Playboy Playmate Ashley Mattingly's sister is speaking out about the late model's struggle with alcoholism in the years leading up to her death in an interview with Fox News.
Mattingly was found dead at her Texas home this week at the age of 33, Fox News confirmed. A spokesperson for the Travis County Medical Examiner's Office said an official cause of death could take anywhere from 30 to 90 days.
Mattingly's sister, Christy Deweese, said the family learned she died of an apparent suicide but are still waiting on an official cause for confirmation.
When speaking to Fox News, Deweese recalled Mattingly's "strong-willed" spirit and her ability to accomplish "anything she put her mind to." An example of that came in 2011, when the former model lived out her goal of landing Playboy's Miss March after moving to California.
Now, Deweese wants to remind the public that addiction knows no boundaries and her late sister persevered to get her life "back in order" after returning to her home state of Texas in recent years.
"[Addiction] can happen to anyone and it takes a really strong person to overcome it. She was obviously a very strong person and it still got the best of her," the sister added.
Mattingly's sibling -- she also had a twin brother and another sister -- told Fox News that it's unclear whether the coronavirus pandemic, which has forced Americans into isolation in the last month, contributed to her struggle. But Mattingly was "a very social person" who the family is now learning was going through a particularly dark period before her death.
"She was always the life of the party, happy, outgoing, when she's in a good place," Deweese said of her late sister. "She definitely had a substance abuse issue but there are times she's been to rehab. She always wanted to get herself on the right track. She's very ambitious."
Overcoming alcohol is the "one thing she couldn't overcome," Deweese continued.
The former Playboy Playmate will be remembered for her "love of traveling" and ability to do "whatever she would put her mind to."
Mattingly enjoyed taking pilot lessons and was already skilled in flying helicopters, her sister said.
Mattingly moved home to Texas to be closer to family but was still about four to five hours away from her kin.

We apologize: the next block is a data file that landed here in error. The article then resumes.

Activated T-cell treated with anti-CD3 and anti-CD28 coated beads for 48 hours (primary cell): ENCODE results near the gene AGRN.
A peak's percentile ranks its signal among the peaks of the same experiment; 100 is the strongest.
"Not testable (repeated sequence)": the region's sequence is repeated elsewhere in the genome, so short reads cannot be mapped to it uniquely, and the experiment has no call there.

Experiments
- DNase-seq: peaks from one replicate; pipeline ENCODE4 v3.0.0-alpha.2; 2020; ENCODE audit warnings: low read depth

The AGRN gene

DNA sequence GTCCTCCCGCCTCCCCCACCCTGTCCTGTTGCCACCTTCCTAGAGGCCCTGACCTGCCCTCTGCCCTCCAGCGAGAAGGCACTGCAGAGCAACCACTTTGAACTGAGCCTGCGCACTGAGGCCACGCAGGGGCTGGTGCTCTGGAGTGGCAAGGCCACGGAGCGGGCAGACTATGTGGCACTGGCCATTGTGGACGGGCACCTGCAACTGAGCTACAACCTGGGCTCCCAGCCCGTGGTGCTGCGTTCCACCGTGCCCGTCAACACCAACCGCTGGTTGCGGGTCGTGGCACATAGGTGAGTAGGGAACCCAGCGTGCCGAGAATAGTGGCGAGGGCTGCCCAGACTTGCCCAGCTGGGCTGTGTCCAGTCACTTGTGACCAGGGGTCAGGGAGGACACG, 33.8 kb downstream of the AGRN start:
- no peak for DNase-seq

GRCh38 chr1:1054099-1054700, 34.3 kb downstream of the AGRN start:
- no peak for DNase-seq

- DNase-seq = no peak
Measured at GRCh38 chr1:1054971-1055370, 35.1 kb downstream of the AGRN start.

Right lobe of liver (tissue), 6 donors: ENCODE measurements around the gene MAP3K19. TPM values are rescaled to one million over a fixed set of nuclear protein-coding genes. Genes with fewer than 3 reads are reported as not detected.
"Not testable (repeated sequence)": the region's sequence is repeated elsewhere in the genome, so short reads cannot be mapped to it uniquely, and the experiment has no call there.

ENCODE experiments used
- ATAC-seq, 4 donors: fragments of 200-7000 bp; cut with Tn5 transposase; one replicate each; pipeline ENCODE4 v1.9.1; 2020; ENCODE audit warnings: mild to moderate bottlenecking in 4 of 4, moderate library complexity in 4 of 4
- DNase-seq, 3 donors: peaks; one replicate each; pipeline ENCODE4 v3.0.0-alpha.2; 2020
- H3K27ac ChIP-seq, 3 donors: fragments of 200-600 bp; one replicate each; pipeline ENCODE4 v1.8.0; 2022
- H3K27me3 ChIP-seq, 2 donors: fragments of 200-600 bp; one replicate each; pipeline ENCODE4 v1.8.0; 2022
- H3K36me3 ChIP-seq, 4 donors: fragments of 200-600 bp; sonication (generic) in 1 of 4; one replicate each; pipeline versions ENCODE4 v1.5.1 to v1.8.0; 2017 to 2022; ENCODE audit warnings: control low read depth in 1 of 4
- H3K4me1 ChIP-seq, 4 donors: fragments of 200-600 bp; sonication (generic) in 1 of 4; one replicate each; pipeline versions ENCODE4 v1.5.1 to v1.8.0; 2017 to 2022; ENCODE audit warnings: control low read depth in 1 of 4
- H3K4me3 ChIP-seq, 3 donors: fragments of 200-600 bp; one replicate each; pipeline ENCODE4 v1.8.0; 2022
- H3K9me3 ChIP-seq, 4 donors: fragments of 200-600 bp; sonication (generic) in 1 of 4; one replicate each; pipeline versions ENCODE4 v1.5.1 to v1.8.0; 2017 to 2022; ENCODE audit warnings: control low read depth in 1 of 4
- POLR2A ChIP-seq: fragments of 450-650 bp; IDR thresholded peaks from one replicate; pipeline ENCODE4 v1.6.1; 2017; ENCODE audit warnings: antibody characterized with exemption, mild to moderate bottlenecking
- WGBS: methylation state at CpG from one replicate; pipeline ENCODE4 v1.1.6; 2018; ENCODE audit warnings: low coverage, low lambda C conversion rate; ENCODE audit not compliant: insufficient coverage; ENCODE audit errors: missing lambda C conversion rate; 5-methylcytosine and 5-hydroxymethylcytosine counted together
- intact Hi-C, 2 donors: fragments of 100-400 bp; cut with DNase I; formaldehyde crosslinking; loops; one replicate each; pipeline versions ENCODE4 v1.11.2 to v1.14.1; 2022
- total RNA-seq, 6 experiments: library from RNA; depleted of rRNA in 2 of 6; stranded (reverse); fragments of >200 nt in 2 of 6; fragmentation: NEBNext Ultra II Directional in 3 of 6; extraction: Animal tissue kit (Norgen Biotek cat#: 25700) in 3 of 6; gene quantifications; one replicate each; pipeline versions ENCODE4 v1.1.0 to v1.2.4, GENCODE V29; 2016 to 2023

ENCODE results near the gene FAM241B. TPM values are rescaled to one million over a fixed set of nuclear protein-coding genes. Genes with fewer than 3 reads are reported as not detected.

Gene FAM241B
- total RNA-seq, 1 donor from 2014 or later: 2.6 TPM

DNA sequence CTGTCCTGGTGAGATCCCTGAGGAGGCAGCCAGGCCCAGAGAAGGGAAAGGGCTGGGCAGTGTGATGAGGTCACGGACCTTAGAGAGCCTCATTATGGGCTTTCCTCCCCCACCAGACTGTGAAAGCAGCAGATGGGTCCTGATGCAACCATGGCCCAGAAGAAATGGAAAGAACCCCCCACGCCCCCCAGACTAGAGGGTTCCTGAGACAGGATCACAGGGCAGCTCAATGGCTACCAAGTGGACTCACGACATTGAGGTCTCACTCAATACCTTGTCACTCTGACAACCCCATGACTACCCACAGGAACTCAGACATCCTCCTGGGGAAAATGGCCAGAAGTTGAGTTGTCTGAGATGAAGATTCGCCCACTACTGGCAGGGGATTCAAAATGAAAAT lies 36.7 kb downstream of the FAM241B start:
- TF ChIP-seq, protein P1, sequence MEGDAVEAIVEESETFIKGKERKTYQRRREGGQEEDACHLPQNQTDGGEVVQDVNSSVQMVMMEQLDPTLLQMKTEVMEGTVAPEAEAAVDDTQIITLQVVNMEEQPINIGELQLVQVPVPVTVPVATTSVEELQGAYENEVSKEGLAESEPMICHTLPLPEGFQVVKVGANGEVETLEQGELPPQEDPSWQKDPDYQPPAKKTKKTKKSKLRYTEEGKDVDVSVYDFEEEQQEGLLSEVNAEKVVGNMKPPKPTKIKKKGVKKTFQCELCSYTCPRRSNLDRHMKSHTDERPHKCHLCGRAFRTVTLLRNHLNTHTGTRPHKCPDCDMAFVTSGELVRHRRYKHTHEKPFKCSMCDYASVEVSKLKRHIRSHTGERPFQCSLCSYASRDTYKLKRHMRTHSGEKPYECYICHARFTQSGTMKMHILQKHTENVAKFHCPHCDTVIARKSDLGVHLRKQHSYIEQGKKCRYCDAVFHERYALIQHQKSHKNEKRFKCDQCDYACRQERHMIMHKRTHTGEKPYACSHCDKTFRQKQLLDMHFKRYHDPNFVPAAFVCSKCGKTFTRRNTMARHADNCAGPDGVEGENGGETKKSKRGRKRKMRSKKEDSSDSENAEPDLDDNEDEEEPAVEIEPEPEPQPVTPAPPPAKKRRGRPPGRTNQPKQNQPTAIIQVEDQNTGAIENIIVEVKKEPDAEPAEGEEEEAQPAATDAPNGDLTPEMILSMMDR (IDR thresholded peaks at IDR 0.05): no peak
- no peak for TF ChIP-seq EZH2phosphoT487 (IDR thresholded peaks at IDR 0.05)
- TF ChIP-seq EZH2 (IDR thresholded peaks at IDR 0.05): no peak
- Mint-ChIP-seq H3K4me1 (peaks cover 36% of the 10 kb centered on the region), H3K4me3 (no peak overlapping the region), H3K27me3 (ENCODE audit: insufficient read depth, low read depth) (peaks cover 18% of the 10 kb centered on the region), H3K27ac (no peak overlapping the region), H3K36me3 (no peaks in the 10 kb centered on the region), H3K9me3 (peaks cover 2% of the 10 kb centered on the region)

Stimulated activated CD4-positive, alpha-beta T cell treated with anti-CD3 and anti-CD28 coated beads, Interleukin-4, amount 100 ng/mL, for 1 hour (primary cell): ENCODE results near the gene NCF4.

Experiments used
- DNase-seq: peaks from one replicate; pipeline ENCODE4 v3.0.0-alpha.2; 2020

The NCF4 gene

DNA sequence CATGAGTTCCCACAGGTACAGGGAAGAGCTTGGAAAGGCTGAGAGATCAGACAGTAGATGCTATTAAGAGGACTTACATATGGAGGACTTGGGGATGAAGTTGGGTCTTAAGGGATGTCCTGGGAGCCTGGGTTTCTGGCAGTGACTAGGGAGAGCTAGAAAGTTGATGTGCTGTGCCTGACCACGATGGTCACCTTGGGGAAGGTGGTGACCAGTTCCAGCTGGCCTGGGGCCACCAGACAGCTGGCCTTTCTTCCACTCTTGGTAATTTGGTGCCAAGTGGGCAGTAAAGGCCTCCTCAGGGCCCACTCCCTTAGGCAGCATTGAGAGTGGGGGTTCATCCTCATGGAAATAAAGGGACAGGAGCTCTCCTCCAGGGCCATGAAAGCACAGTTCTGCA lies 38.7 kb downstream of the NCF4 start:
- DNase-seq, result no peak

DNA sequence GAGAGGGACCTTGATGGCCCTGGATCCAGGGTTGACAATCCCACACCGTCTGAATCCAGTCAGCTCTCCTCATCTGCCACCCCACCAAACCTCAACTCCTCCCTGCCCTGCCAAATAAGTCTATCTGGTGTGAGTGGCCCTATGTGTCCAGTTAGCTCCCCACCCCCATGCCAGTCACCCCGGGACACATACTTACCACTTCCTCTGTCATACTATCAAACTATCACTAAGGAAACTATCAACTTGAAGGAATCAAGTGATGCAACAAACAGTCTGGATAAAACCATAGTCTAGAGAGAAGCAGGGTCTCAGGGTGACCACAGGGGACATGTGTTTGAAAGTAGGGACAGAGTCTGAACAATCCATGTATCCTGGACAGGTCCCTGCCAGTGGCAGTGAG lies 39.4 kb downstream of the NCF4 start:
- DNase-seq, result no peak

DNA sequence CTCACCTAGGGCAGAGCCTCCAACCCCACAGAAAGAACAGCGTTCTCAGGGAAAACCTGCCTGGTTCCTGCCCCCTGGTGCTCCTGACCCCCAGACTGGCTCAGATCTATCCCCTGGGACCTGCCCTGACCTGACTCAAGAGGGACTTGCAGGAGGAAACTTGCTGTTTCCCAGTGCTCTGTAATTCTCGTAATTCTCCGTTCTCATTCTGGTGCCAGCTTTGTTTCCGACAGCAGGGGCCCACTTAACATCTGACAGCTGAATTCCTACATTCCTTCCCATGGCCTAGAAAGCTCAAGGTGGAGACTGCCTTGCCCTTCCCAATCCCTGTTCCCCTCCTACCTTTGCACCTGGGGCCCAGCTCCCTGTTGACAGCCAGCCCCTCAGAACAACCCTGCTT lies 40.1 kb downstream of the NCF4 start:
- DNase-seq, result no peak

Deweese said Mattingly's zest for life and willingness to get better made her "strong," but there are some warning signs that are now coming to light.
"I know she didn't reach out to close family before this happened and my opinion is she thinks we would know and we would act on it," Deweese said.
"Sometimes the signs are there but you don't know it. A lot of times there's nothing you can do because there's so many scenarios that could happen," the sister explained.
Mattingly's family is planning a celebration of life that will be true to who she was as a person once the coronavirus pandemic recedes.
"We're working on planning it right now but where we live you cannot have more than 10 people together," Deweese explained. "It won't be traditional, that's for sure."
Deweese described the family's plans to be "more of a party where we can celebrate and enjoy her memories."
The global health crisis has made it difficult for the family to book a venue, but they yearn to hold some type of memorial near the water because she "loved the ocean and lake," as well as her former stomping grounds in Orange County.
Deweese stressed there's never been a better time to check on loved ones, knowingly suffering or not, and shared her sister's infectious spirit will be remembered.
"Anything she put her mind to, she conquered it all. This got the best of her," Deweese told Fox News. "It's hard because this isn't something we planned for. She was a good person and addiction can take down anything, so I ask for people to just be mindful."
If you or someone you know is having thoughts of suicide, please contact the National Suicide Prevention Lifeline at 1-800-273-TALK (8255).